The southern route takes you through the Golden Circle, which is the most visited part of Iceland. The highlights there are the Kerid volcanic crater, Gullfoss waterfall, the geyser…second largest after Old Faithful in Yellowstone. The gem of the area is Thingvellir National Park with the famous Silfra fissure that allows divers and snorkelers to experience the glacially cold underwater conditions of the divide between the North American and European tectonic plates. Visibility is an unheard of 300 feet in the clearest water in the world. The water takes cold to another level … it’s regularly 30 degrees … meaning that either a drysuit or a thick freediving suit is suitable to not just keep you comfortable but to keep you alive. Steve at Dive.is is funny, professional and could be the Icelandic version of Steve Zissou. He will take great care of you down to making sure you have a belt around your neck to keep the water out … not as bad … or as sexy … as it sounds … and you’ll be grateful for lack of seepage.
The fissure is breathtaking … both literally in its cold, and more so in its dramatic walls and glacially blue color.
The park is also home to … per our experience … at least one arctic fox who is bold, curious and will have a good old-fashioned staring contest with you if you are lucky enough to see it.
After completing the Golden Circle, we headed south along the 1 toward Seljalandsfoss, a waterfall famous not only for its sensational cascading misty veil but because you can walk behind it for an other-worldly perspective. Equally fantastic was the neighboring moss covered crevice, a short walk away, that leads to another smaller waterfall. You squeeze through the narrow canyon like you’re entering some hidden world where gnomes might bring you tea and homemade cheese.
From there we made it to another waterfall … Skogafoss. Also spectacular. In the beginning, you will pull over for every scenic waterfall … every one … until you realize that the road trip would take the rest of your life … because Iceland has over 10,000 waterfalls. The thing about the amazing wonders of Iceland is that anywhere else in the world every one of these attractions…from the ubiquitous waterfalls and moss-covered rocks to astounding canyons and lava fields … would certainly be the star attraction and welcome thousands of visitors with shoulder to shoulder standing room only….and here they quickly become a dime a dozen.
Next, we made it to Solheimajokull Glacier. Glaciers are some of the coolest natural spectacles on the planet and visiting one when you’re nearby is always a good idea. Here you can take a tour of the outside and inside of the glacier or just walk around and marvel at the natural wonders on your own….carefully. In Iceland, you’re expected to have common sense. There are rules and there are suggestions for safety but overall it’s your responsibility. Your best judgment is imperative to prevent you from falling into glacial crevices, boiling to death in geothermal mud pots, expiring from hypothermia, falling from scenic yet deadly ledges, taking an unwanted trip over a waterfall, being crushed by moving ice or any other number of ways of becoming a statistic. In the United States, we call it a lawsuit waiting to happen … in Iceland they call it natural selection. On the other hand, violent crime and even theft are almost nonexistent so you can take that off your list of concerns and just focus on not perishing by natural wonder.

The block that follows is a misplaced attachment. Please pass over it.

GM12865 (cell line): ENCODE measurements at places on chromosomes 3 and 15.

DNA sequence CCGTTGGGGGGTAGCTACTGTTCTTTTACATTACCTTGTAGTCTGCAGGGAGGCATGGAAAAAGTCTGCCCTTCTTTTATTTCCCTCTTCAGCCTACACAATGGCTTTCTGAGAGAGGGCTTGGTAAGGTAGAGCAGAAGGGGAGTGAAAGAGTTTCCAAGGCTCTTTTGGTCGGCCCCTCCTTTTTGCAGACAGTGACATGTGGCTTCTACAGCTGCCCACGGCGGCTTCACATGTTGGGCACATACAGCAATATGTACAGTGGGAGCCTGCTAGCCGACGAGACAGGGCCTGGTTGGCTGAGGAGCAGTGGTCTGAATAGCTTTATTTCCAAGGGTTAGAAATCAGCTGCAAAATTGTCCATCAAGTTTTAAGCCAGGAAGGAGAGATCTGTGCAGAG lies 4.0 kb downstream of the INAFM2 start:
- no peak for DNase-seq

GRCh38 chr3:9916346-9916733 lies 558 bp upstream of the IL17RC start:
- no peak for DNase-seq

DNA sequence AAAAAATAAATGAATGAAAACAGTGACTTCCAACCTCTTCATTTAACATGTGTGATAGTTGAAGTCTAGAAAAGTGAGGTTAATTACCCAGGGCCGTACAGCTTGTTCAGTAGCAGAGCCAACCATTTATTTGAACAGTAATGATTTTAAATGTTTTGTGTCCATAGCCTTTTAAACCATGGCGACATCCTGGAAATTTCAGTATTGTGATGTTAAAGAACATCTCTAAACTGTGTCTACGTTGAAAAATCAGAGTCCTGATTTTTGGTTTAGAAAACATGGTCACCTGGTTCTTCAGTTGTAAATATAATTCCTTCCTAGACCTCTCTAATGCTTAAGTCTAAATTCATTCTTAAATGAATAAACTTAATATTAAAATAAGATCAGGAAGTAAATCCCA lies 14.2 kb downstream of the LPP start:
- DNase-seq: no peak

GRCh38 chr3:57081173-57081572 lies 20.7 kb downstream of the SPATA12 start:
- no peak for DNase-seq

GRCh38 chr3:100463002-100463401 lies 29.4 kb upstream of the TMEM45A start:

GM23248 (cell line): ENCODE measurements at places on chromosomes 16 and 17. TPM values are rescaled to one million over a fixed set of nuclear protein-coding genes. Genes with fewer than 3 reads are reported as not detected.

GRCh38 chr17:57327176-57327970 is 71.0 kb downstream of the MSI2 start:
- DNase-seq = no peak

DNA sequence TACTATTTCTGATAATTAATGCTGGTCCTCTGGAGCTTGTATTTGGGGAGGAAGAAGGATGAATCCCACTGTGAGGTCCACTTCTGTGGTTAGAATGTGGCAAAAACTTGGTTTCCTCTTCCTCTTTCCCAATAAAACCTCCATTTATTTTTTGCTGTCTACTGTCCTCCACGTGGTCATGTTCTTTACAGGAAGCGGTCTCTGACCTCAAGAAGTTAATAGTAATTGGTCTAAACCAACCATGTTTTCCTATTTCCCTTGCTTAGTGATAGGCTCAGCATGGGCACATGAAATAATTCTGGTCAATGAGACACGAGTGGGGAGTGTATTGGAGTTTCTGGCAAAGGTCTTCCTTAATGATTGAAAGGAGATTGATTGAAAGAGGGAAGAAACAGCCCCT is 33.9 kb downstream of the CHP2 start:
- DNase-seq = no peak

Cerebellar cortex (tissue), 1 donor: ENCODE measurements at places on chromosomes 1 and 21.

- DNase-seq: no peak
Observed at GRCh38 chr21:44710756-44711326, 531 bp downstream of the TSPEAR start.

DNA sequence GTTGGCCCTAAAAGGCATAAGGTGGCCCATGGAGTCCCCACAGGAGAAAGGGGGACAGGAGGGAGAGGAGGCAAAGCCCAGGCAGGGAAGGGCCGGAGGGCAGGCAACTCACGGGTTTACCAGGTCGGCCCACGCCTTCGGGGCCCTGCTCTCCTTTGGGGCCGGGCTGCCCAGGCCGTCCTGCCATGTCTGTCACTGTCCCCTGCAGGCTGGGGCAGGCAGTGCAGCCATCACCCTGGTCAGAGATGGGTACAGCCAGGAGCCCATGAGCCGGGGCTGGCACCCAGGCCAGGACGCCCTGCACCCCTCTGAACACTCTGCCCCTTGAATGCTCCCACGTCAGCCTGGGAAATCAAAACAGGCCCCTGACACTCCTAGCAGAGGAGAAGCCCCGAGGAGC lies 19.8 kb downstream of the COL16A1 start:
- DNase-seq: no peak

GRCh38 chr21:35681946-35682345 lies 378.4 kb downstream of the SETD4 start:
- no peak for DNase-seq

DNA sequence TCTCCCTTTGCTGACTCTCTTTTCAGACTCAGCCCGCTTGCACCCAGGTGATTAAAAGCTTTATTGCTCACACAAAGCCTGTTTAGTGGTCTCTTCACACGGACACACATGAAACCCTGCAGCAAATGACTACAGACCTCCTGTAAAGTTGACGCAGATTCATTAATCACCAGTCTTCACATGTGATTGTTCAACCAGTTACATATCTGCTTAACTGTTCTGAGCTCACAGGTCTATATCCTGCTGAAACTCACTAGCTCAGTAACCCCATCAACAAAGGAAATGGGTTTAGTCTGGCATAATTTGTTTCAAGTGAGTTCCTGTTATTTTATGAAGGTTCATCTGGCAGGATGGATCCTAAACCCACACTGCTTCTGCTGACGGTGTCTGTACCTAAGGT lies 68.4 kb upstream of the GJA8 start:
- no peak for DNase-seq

The next noteworthy stop on the southern route is the Sólheimasandur plane crash, a fuselage of a DC-3 that crash-landed on a vast black sand beach on a foggy night in 1973. Everyone survived and the eerie, twisted wreckage is now a popular photo opportunity. The round trip hike is a non-strenuous five miles.
Here we learned a crucial lesson on Icelandic weather and appropriate gear. Weather changes quickly and hiking five miles when you’re wet and cold will not be a highlight of your trip. This is where gear actually matters in the most functional and necessary way. Having fast dry clothing, wool, thermal layers, waterproof and windproof outer layers makes a real difference in how happy and safe you will be. Soaked to the bone and shaking uncontrollably, our camper van with its industrial strength heating system, came to the rescue. Some people call it a dashboard with vents, we called it a luxury dryer, and it did the job of making our wet socks warm and toasty in minutes.
Our first camping spot was in the town of Vik, a scenic, tiny town with rugged coastline, black sand beaches and dramatic coastal mountains with, you guessed it, spectacular waterfalls.
Camping in Iceland is interesting. With the recent influx of visitors, it is now illegal to camp anywhere but in designated camping areas. Those are found all over the country and are generally open during tourist season. In the off-season, many are closed but you can still camp there and use the facilities…often for free or for a discounted rate. Facilities consist of bathrooms, paid showers (pretty much the only thing in Iceland that doesn’t take credit cards), sometimes a general area where you can hang out, cook and do dishes and the best ones might even offer laundry. A night’s stay will run you about $15 per person. What was most surprising is that the campsites resemble nothing of what I’m used to in the states. No picnic tables, no fire pits….usually just a grass or gravel parking area to pull up and sleep.
We cooked dinner on our gas stove … which held its own against the howling wind … poured some of that duty-free wine, crawled into our sleeping bags and cranked the heater up as high as it would go. An hour later we woke up to turn it down as we were now in a sauna despite the rainy, 30-degree weather outside.